Season after season, the MotoGP factory racing department engineers strive to develop and advance their machines despite increasingly restrictive technical regulations. We sat down with the head technicians of each brand and asked each of them five questions about the direction MotoGP will take.
Some weeks ago the worldwide immense Chinese community celebrated the arrival of his New Year. In the Chinese horoscope 2017 is the the Year of the Rooster and one of our readers, Lee Meng Fei from Malaysia, has sent us the season predictions for the MotoGP top riders. Here they are...
There are many things that will never be seen or understood if you are not right where the action is taking place. What's more, there are things that even the sophisticated data collection systems mounted on the bikes are not capable of capturing.
When the obligatory winter testing moratorium began last November, Honda looked to be way ahead with developing the bike for 2017; everything seemed to be under control. But in Sepang they were speculating on whether to use a new engine or use an upgraded 2016 engine for the 2017 season.
The "aerodynamic peace" in MotoGP was short lived. After the controversy that caused the winglet ban at the end of last season, it was enough that one of the brands showed its alternative to the wings, so that its legality was put on the table, and we have a controversy once again.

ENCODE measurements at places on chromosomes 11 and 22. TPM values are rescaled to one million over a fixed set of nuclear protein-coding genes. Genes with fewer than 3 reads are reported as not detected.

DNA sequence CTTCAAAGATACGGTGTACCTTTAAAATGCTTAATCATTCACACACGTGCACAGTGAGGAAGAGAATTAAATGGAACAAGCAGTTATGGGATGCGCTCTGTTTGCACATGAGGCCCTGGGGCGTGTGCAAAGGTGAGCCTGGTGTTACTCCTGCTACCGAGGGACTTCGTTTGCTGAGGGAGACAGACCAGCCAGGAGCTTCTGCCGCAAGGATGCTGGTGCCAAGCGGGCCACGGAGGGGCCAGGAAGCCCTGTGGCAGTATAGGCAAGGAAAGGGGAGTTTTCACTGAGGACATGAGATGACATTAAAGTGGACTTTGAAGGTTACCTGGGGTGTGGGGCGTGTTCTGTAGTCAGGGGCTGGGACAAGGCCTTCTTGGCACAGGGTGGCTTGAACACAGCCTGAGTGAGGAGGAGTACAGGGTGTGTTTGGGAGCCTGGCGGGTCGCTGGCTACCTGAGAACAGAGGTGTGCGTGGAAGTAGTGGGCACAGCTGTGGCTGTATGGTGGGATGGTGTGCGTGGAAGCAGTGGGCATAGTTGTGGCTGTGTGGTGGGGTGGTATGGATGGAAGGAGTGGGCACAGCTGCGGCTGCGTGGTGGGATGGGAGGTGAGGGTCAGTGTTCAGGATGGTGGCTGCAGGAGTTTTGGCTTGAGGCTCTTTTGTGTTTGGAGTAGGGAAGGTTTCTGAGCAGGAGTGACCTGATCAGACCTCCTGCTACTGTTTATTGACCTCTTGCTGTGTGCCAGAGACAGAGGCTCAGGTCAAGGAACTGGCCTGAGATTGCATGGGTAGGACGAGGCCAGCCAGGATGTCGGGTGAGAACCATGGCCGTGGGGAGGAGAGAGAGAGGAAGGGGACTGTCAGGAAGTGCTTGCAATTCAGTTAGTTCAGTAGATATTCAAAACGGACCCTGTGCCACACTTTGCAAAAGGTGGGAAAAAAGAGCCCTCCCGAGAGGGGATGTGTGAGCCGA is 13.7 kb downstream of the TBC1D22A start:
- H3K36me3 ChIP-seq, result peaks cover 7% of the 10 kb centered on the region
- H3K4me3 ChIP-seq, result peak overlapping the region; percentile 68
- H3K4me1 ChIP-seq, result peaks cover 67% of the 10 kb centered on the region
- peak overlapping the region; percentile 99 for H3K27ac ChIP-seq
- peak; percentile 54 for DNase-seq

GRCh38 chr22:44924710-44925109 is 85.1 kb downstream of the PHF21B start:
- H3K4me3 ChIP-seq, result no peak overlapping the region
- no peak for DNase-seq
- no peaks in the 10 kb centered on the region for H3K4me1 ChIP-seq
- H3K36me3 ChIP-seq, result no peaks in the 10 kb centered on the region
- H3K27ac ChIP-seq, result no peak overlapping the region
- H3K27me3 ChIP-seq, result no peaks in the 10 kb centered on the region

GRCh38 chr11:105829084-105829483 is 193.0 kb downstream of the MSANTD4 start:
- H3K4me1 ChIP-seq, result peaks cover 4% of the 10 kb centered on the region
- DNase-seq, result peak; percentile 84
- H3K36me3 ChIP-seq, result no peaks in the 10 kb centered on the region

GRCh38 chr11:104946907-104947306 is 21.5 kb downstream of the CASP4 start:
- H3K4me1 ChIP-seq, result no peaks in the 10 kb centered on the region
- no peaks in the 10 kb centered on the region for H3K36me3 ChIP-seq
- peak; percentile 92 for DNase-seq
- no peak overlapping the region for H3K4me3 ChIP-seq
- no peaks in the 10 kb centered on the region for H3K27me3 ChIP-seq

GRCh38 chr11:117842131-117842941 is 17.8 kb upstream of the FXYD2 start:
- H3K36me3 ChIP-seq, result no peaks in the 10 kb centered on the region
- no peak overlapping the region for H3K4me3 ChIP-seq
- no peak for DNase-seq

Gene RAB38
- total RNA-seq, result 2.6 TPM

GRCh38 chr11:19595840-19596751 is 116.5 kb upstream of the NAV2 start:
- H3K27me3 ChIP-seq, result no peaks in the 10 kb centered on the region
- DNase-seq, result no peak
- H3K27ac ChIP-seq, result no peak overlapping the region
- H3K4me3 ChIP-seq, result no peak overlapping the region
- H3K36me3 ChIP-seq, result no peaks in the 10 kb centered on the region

Compared with the anxiety from the expectations among the Ducati ranks, and the confusion that prevails in Honda, the Yamaha box is a haven of peace. It exudes the sense that everything is evolving in the right direction and without any fuss.
"I am in the best moment of my career," says Andrea Dovizioso. For the rider from Forli, Italy, 2017 will be his tenth season in MotoGP and the fifth as a Ducati rider. Five years with more challenging than easy periods, Andrea has been on the hard road from nearly the beginning to the present day.
Since the commencement of a single MotoGP tire supplier, tire development work has become much more basic. The strenuous testing of the past is history and riders no longer have to undertake such ungrateful work.
Viñales doesn't hide his intentions for the 2017 season. He arrives in the Yamaha garage with a clear target: to win the MotoGP championship. After his two years learning process in Suzuki, he shows convinced to be ready to go for it.
“You have to realize and admit that the learning process goes through renouncing to the spotlights, through doing many laps and trying many different things in the practice sessions; and this normally puts you in a not very brilliant position in the classification at the end of the day", Maverick Viñales